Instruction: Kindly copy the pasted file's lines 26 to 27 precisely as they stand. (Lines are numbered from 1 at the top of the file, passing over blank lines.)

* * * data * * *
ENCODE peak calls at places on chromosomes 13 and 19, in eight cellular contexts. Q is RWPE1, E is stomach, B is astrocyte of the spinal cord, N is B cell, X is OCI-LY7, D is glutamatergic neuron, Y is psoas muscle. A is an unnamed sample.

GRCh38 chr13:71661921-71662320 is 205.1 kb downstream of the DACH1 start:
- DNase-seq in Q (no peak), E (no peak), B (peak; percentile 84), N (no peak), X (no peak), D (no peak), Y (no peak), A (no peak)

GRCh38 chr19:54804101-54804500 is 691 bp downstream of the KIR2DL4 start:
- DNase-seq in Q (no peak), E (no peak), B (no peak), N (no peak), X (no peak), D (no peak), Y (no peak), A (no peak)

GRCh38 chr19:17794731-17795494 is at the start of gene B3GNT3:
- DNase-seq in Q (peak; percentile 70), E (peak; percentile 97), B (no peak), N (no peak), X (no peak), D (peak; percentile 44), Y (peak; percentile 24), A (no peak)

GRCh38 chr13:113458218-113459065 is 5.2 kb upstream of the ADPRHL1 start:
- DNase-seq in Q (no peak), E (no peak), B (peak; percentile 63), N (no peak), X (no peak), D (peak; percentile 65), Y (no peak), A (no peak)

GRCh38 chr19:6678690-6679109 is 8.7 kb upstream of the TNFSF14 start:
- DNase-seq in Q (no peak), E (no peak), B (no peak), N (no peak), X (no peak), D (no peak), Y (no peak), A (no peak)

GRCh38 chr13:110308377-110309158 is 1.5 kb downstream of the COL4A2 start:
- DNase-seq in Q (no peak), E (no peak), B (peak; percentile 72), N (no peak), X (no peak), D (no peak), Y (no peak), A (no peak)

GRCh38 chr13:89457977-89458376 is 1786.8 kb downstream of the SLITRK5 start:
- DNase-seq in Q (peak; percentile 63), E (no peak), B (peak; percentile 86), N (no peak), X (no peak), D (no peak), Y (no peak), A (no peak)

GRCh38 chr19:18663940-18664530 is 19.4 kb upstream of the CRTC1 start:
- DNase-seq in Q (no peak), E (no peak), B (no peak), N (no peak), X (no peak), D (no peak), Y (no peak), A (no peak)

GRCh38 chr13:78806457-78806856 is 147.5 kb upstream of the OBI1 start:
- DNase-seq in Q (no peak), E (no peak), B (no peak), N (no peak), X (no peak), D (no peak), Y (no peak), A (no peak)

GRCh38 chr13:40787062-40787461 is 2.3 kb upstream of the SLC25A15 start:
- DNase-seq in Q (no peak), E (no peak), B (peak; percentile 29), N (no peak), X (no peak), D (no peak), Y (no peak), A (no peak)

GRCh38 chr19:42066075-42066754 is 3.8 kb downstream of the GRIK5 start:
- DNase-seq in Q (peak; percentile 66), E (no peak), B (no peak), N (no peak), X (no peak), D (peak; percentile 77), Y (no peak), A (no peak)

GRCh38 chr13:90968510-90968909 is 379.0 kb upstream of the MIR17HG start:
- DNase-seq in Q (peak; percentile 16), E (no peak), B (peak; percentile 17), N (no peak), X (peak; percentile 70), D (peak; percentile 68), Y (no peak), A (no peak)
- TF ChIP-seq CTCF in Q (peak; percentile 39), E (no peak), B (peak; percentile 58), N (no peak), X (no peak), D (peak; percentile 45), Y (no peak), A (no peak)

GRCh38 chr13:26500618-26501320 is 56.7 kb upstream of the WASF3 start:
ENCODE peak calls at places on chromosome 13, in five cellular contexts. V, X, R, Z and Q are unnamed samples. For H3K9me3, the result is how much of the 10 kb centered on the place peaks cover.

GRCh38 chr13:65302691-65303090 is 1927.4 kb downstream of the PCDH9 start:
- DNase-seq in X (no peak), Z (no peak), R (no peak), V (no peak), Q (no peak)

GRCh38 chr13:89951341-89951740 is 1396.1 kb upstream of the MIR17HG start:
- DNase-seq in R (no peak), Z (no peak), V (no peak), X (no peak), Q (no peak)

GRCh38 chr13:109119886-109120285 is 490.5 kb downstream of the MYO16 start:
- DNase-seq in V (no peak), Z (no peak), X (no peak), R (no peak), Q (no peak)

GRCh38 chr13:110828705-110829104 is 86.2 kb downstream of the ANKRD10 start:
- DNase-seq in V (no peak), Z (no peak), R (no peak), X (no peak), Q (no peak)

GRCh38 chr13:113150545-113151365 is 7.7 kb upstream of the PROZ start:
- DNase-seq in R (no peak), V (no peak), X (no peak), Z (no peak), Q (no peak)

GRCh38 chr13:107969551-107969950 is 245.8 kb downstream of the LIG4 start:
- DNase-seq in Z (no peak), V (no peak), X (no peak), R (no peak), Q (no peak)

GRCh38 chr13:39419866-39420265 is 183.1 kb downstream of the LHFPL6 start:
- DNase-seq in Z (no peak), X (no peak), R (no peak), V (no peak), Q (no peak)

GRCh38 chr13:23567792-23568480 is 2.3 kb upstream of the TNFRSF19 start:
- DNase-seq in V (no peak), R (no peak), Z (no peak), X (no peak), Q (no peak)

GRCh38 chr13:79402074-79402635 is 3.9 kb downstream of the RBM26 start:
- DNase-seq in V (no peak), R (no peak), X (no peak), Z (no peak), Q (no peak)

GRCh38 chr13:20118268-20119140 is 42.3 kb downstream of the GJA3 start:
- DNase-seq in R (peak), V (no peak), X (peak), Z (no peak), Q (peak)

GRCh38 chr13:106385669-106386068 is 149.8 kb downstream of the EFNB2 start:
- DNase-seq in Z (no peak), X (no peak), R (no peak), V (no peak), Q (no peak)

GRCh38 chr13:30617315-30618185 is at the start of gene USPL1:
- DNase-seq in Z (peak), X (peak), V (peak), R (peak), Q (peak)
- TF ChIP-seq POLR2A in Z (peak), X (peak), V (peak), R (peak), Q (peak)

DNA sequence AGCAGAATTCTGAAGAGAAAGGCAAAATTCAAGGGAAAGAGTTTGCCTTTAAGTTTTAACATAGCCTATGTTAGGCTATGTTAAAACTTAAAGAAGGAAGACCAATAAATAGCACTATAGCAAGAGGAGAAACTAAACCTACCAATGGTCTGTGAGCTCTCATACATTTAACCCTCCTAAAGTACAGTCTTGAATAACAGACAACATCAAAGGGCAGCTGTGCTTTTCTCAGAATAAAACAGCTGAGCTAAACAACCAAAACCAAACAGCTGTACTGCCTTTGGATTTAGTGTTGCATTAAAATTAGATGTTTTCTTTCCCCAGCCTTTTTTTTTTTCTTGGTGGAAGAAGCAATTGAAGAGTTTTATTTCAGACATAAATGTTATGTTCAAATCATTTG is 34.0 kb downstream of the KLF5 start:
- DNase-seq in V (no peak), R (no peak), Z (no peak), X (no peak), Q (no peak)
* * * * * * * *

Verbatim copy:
- TF ChIP-seq CTCF in Q (peak; percentile 39), E (no peak), B (peak; percentile 58), N (no peak), X (no peak), D (peak; percentile 45), Y (no peak), A (no peak)

GRCh38 chr13:26500618-26501320 is 56.7 kb upstream of the WASF3 start: